Leading, Fast and Slow


One of the least spoken about features of leadership is pace. Some leaders engage at a fast pace, others prefer a slower pace. The truth is that when you are working by yourself on most projects pace introduces limited intrusions into your ability to perform. This is not true when working with others. Most of us have experienced the frustration with others that could not keep up, or could not slow down, to accommodate our preferred speed. Our biggest issue with pace is that we do not receive adequate feedback from others. It seems that there is a ‘value’ assumption added to pace which dictate that ‘fast’ is best and ‘slow’ is remedial. This means that the people you lead with are unlikely to tell you if you lead too quickly (it reflects poorly on them in their minds) or if you lead too slowly (as it reflects poorly on you in their minds).

As an example, I have coached multiple people who worked with the same leader on more than one occasion. Some of them experienced high levels of stress as a result of the leader’s pace but were not comfortable sharing that with the leader as they believed it would be seen as criticism stemming from their own weakness. A different person actually enjoyed the leader’s pace and were energised by the speed demonstrated. I have experienced the same phenomena in reverse as well. We would be better leaders if we left the value judgements behind, and had honest conversations about the differences, positive and negative, that pace can bring to any given situation.

It is worth considering why others might find our leadership pace fast or slow.

1.       Executing quickly. Some of us are wired to simply do things quickly. Once an idea occurs to us, or a need becomes obvious, we move rapidly into action mode and get things down. Such leaders have similar expectation of others around them.  In their mind their subordinates should be able to spot things to do and simply get on with the job, with little support and even less guidance. In Primal Leadership[i] this style of leadership is named ‘The Pace-Setting Leader’. The authors point out the gaps in emotional intelligence that this leadership style exposes, particularly in the realm of self-management.

2.       Thinking quickly. In his book, Thinking, Fast and Slow, Kahneman[ii] ably expands what organisational experts have know for many years. We all have the capacity to either draw on the slower thinking (logical) part of our brain or the faster (intuitive) side of our brain. Leaders who rely solely on fast, intuitive thinking have great advantage in many circumstances. Kahneman notes that this is particularly in situations which are consistent, and for which one is able to practise. In other circumstances slow thinking is required to achieve optimal results.

3.       Deciding quickly. It seems obviously related to the first two categories is the ability to decide quickly. However, it is true that sometimes fast thinking produces fast decisions, in other cases, a leader’s ability to survey multiple options quickly leaves them paralysed about making a decision. In his study on group decision making Paul Nutt[iii] observes that there is a type of leader, often the organisational founder, that produces a ‘rush to judgement’ decision process for the organisation. In these cases, as soon as an adequate option occurs to the key leader, he or she drives the organisation straight to implementation without considering other options or processes, normally with sub-optimal results. In most cases a slower process will help others to come along the decision journey with us.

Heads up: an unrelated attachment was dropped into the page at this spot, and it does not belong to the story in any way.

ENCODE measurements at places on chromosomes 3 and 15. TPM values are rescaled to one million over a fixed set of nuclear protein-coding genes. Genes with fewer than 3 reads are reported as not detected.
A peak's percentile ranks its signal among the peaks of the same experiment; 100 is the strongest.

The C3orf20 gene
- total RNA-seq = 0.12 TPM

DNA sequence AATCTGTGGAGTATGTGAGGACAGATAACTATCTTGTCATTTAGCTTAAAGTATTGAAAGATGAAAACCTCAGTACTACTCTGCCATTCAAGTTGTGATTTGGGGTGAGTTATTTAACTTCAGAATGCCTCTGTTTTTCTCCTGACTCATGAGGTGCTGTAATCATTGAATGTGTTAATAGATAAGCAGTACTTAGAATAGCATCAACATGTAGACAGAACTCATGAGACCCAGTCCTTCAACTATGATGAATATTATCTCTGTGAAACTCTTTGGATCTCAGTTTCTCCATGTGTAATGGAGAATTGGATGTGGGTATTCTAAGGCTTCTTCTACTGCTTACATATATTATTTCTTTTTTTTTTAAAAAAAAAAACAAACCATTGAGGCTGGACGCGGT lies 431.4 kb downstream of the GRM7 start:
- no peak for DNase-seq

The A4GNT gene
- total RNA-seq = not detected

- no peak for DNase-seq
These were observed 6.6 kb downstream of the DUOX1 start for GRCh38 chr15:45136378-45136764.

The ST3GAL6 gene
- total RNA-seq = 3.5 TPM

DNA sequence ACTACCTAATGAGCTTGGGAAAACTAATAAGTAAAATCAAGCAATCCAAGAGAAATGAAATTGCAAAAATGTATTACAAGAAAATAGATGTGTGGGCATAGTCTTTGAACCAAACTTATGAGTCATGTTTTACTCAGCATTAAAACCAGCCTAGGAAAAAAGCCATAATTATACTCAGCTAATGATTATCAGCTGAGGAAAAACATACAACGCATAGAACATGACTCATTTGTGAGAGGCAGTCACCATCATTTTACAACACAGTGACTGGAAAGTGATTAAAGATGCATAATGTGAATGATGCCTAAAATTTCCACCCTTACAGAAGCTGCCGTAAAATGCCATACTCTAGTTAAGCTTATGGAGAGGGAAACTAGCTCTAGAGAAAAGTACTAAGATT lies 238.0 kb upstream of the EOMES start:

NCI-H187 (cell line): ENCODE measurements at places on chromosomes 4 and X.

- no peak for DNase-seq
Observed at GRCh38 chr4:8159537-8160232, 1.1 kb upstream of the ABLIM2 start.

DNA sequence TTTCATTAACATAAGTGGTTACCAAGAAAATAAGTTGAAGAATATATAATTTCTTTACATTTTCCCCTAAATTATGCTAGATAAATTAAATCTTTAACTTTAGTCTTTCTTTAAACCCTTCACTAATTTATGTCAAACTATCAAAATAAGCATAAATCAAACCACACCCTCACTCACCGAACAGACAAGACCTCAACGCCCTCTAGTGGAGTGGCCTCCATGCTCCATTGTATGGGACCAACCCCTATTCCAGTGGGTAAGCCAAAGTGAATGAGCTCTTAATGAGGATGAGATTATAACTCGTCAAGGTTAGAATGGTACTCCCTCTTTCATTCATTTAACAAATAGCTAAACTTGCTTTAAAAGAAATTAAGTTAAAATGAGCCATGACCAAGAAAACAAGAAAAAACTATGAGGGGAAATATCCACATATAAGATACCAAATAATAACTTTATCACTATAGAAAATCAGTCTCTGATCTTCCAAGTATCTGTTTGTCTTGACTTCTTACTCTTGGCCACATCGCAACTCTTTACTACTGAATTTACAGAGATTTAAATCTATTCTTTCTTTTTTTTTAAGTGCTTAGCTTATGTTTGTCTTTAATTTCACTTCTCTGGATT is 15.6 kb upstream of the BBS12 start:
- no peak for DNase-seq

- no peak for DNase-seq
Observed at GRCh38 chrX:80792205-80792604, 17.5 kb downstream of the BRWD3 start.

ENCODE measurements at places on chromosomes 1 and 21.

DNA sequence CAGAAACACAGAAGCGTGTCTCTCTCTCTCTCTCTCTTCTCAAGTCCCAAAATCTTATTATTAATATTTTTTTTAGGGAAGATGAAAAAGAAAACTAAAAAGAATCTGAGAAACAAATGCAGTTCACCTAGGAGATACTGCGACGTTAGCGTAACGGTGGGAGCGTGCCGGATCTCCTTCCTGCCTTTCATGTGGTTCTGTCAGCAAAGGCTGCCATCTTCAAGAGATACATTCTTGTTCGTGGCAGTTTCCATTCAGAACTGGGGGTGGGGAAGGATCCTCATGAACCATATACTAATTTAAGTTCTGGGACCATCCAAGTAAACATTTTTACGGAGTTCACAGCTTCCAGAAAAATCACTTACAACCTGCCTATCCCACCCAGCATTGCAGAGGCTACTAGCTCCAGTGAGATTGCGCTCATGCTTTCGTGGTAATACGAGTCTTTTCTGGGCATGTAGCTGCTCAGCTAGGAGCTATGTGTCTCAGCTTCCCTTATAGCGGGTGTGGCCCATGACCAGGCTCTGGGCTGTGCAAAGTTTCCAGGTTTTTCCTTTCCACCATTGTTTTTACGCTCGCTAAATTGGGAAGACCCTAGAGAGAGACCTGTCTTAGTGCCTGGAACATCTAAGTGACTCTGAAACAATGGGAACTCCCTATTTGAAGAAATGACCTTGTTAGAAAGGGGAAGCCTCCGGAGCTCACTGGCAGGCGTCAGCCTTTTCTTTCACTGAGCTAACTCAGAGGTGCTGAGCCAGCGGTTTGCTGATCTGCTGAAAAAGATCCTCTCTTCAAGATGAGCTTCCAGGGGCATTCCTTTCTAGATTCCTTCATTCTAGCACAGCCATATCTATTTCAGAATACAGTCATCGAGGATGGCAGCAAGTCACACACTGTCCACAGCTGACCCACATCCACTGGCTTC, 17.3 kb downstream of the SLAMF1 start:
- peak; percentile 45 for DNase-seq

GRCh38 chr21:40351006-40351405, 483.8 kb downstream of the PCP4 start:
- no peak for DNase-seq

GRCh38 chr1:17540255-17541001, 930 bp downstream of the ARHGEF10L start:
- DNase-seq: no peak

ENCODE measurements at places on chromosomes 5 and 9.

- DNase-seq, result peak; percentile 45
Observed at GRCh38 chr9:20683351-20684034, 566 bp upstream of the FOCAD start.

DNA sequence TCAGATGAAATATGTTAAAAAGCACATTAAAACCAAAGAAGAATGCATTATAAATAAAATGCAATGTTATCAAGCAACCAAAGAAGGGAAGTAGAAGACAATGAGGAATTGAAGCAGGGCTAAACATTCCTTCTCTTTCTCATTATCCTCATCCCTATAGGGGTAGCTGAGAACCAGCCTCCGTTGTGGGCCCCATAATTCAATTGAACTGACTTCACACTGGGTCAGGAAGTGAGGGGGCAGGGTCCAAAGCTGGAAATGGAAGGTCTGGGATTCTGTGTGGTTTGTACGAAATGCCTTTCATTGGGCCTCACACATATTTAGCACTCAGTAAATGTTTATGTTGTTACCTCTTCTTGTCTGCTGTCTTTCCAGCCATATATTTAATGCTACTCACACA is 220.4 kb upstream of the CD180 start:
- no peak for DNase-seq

If you are a fast-paced leader you might identify with one of the categories above, or all of them or a combination of them. Have you ever stopped to consider what pace you lead with, fast or slow? Have you considered what that might be doing to those around you? Considering your own leadership pace should be a healthy process where you analyse both the positives and negatives that your speed and style brings to any given situation. If we leave behind the value judgment of whether speed is (universally) good or bad and embrace the concept that we are going to be better suited to some situations than others, our leadership will be more highly valued, and we will be far less likely to damage the people around us.

How do we begin to grow our awareness and to master our use of pace in leadership?

The challenge of mastering leadership is a skill like any other … anyone who has the will and motivation can get better at leading, once he [or she] understands the steps.[iv]

For some of us those steps are learned from reading books, for others by listening to experts, and for many through leadership relationships and experience. In my estimation, most people learn fastest in a coaching relationship which centres on honest feedback or a team where these things are discussed robustly.


Steve provides coaching and support for leaders of all speeds. See what others say about his contribution. https://www.deepwellleadership.com.au/testimonials/

[i] Goleman, D., Boyatzis, R., & McKee, A. (2013). Primal Leadership. Boston, Mass.: Harvard Business Review Press.

[ii] Kahneman, D. (2011). Thinking, Fast and Slow. New York: Farra, Straus and Giroux.

[iii] Nutt, P. (1984). Types of Organisational Decision Process. Administrative Science Quarterly, 29, 414-450.

[iv] (Goleman, Boyatzis, & McKee, 2013) p.101

Steve Ingram